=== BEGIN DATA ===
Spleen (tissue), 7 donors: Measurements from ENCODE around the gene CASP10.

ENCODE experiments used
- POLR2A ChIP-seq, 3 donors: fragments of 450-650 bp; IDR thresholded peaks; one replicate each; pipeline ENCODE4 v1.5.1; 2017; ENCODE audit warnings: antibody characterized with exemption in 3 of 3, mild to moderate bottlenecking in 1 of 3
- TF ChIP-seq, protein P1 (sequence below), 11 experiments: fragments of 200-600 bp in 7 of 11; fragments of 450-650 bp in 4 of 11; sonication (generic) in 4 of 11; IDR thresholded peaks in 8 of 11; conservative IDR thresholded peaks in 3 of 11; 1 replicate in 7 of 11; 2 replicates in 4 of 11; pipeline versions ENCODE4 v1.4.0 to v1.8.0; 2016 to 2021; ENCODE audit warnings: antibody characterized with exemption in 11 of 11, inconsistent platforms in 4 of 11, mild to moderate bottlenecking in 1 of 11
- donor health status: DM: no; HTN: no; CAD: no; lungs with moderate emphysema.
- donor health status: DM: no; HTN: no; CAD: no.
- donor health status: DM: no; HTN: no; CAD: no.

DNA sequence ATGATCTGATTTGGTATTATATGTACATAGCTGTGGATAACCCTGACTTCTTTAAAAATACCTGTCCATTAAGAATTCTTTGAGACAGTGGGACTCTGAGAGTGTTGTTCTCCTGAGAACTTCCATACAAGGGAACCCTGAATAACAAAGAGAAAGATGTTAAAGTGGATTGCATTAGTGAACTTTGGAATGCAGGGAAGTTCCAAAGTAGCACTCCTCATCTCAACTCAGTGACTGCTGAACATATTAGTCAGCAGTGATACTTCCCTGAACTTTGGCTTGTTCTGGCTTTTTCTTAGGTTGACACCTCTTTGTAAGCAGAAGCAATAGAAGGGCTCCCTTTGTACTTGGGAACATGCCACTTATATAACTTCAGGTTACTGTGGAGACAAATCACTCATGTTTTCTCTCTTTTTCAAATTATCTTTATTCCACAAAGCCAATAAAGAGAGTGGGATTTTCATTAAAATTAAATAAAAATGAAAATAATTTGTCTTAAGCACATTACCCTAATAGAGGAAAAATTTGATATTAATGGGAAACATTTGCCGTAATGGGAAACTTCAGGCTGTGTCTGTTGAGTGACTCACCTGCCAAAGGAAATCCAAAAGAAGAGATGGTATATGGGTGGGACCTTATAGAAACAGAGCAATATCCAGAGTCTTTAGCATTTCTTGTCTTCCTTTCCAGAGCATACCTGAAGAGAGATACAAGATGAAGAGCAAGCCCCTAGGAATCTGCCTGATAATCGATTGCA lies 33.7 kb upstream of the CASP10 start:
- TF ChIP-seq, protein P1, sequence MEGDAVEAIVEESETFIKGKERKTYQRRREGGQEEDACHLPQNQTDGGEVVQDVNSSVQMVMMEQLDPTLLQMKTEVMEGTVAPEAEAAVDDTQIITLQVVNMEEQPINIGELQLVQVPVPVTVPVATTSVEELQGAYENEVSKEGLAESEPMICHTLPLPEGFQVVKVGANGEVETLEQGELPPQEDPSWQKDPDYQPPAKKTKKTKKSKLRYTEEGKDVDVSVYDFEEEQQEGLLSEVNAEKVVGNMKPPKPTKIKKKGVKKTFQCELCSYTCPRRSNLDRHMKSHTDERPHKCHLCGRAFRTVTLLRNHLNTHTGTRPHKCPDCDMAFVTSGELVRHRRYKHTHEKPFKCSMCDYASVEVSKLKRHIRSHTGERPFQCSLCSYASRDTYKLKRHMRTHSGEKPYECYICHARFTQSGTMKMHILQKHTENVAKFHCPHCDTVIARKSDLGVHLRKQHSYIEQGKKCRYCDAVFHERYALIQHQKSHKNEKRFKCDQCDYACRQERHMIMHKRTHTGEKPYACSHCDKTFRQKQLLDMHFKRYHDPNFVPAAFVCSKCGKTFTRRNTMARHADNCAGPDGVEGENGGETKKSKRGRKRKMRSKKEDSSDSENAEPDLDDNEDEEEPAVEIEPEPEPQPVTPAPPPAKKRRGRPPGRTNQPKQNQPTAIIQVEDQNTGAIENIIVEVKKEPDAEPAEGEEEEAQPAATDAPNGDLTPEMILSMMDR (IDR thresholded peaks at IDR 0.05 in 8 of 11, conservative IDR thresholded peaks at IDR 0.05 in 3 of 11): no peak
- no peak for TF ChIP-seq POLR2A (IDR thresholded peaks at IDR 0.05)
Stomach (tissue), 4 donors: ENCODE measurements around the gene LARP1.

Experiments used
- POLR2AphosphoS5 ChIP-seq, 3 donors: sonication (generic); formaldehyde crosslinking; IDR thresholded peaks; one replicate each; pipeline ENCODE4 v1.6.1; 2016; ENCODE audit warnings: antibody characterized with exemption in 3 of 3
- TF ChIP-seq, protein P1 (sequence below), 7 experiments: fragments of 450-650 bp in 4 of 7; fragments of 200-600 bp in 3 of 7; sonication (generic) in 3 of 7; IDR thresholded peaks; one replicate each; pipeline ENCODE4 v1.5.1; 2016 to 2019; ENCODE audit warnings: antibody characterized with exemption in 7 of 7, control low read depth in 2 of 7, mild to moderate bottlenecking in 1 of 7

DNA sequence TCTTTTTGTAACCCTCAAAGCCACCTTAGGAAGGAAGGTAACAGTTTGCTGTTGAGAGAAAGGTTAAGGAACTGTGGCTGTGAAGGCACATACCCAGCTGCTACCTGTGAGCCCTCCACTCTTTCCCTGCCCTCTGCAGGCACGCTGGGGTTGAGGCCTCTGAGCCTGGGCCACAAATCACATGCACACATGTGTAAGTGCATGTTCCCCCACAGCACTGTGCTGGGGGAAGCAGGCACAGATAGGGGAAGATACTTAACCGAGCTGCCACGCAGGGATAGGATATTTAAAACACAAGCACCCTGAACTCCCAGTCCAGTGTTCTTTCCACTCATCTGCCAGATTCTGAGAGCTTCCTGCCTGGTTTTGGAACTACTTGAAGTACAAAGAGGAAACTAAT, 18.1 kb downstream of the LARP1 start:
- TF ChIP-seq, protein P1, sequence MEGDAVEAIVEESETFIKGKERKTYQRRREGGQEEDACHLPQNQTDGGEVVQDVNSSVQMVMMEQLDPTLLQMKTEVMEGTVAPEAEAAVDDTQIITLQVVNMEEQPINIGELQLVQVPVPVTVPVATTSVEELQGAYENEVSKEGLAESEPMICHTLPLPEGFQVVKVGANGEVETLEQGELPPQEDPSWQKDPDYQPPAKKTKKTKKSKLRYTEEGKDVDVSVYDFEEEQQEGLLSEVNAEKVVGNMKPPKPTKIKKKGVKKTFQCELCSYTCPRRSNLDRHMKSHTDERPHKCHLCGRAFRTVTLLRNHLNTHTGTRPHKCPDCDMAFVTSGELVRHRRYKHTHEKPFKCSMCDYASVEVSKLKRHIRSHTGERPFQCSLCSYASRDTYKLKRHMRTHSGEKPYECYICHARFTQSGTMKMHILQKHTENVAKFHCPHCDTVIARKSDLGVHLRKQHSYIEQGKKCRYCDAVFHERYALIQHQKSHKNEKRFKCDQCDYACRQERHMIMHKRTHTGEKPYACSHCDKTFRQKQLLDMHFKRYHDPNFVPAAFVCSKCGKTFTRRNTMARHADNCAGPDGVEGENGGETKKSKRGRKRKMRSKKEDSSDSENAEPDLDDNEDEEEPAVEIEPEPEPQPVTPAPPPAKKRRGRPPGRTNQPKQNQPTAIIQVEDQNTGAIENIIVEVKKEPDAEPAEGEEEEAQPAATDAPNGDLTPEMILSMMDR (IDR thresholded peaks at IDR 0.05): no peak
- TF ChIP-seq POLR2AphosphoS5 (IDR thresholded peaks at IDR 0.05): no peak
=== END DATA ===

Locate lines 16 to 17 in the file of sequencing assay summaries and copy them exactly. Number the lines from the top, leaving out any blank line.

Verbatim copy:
- TF ChIP-seq, protein P1, sequence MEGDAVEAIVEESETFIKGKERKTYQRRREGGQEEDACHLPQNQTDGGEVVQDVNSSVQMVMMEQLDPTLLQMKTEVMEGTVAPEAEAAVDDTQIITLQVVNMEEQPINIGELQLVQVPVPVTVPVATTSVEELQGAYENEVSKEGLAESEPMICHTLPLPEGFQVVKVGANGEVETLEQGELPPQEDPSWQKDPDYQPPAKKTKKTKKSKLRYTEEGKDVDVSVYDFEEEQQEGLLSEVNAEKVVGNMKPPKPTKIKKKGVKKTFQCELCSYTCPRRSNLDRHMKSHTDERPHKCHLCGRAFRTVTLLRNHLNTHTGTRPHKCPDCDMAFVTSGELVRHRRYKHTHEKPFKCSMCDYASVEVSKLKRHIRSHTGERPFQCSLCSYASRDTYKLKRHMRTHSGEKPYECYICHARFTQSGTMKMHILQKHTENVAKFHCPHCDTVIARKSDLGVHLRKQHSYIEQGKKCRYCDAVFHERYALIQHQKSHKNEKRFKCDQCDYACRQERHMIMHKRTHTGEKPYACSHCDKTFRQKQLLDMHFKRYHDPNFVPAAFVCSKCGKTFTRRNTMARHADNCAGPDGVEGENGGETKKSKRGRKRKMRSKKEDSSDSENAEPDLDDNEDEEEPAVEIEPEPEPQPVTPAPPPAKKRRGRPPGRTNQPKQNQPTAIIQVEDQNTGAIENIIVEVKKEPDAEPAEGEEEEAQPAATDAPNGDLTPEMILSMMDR (IDR thresholded peaks at IDR 0.05): no peak
- TF ChIP-seq POLR2AphosphoS5 (IDR thresholded peaks at IDR 0.05): no peak